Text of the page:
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Whether a brochure is institutional or wants to sell something has direct bearing on its creative tone.
by Andy Attiliis
Its format (mailer, folder, booklet, etc.) must be taken into account. What's being done in the other media on the same subject and the existing brand strategy will also weigh heavily on how a creative director will endeavor to inspire and direct an art director and writer.
If it is an image piece with many equally weighted subjects, the cover might not need a headline. But when a brochure must compete with 10 other items in a pile of mail to sell something, it makes good sense to immediately make the most arresting statement possible.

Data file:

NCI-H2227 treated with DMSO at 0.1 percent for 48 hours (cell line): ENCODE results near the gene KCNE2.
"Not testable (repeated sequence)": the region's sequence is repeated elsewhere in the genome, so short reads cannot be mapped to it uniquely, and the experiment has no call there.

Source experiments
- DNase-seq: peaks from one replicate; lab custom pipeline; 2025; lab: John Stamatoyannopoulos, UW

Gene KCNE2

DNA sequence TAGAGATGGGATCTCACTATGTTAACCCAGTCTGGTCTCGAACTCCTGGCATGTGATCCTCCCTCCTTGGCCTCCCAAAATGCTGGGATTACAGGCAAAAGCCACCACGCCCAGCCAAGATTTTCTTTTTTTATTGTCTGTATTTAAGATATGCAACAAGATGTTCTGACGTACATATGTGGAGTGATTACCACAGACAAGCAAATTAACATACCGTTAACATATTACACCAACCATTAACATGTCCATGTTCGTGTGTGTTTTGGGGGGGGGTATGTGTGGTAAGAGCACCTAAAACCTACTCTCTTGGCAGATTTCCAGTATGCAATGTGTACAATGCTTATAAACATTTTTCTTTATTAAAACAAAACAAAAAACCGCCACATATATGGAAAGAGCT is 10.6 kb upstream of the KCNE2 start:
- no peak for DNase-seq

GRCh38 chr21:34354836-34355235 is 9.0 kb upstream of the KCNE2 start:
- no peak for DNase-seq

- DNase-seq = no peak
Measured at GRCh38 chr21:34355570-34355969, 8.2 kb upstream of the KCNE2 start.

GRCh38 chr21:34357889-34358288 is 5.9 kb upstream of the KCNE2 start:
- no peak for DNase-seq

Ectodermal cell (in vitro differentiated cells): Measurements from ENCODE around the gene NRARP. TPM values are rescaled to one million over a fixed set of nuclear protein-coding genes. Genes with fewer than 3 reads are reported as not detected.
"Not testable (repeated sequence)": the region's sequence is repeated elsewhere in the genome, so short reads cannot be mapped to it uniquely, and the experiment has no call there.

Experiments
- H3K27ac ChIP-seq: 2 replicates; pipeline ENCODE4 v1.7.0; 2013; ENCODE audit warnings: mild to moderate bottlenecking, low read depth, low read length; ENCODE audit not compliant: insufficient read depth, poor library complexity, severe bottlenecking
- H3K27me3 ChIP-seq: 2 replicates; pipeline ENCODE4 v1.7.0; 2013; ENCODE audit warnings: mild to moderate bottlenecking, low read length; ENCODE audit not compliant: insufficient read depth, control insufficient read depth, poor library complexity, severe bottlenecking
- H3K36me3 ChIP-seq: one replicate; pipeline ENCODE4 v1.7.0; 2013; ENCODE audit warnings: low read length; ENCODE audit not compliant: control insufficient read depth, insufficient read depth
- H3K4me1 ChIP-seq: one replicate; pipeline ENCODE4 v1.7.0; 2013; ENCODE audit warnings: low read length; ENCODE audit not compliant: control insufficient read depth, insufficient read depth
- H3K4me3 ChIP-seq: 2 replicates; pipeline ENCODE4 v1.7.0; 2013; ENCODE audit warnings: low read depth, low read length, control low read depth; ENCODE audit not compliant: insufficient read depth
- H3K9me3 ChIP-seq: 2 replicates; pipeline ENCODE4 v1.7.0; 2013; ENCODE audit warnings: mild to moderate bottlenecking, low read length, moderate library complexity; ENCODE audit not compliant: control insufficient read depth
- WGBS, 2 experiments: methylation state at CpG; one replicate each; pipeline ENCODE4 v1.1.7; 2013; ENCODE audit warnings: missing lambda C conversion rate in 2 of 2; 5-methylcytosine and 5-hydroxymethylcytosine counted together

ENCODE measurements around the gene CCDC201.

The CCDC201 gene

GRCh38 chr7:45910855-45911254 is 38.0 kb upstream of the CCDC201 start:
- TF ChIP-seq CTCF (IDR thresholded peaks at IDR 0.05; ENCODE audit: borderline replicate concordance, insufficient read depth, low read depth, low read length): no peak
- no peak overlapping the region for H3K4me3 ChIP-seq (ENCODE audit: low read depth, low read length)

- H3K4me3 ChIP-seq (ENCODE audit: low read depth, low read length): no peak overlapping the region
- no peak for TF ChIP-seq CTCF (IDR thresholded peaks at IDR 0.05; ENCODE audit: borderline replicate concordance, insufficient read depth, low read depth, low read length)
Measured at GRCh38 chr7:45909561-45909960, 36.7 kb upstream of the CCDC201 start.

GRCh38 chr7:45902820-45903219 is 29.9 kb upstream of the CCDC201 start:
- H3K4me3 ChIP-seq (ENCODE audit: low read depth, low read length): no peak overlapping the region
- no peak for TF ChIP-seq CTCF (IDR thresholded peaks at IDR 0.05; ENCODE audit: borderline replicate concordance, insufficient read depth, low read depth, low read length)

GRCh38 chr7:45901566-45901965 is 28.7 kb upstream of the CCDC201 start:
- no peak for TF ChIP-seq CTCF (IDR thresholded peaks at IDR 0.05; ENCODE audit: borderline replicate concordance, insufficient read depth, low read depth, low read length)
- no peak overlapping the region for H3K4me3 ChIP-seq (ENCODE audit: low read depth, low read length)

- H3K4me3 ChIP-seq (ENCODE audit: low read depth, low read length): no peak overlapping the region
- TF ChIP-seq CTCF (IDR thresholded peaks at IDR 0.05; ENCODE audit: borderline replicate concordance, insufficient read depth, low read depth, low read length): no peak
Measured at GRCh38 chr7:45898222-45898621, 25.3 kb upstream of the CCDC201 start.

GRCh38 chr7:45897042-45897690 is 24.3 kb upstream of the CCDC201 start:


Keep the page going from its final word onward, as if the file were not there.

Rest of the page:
Whatever variables need consideration, the challenge is to mix them in a combination that will take best advantage of each unique situation.
Since all the ingredients are interrelated, it is a good idea to list them in writing. Seeing them all together on one page simplifies the decision making process which helps to ensure that each judgement will be correct.
Andy Attiliis has served as art director for three advertising agencies. Since becoming an independent professional in 1981, he has been hired by nearly every type of business organization. With focused concentration on improving the continuity of a message’s concept and quality, he has often performed multiple creative functions on a single project. His additional experience as a creative director, designer, illustrator and writer have made him an extremely efficient single source art director/creative provider. The kinds of communications for which he has provided art direction range from ads to newsletters, brandings to Web sites.
Copyright 2001 Andy Attiliis. All rights reserved.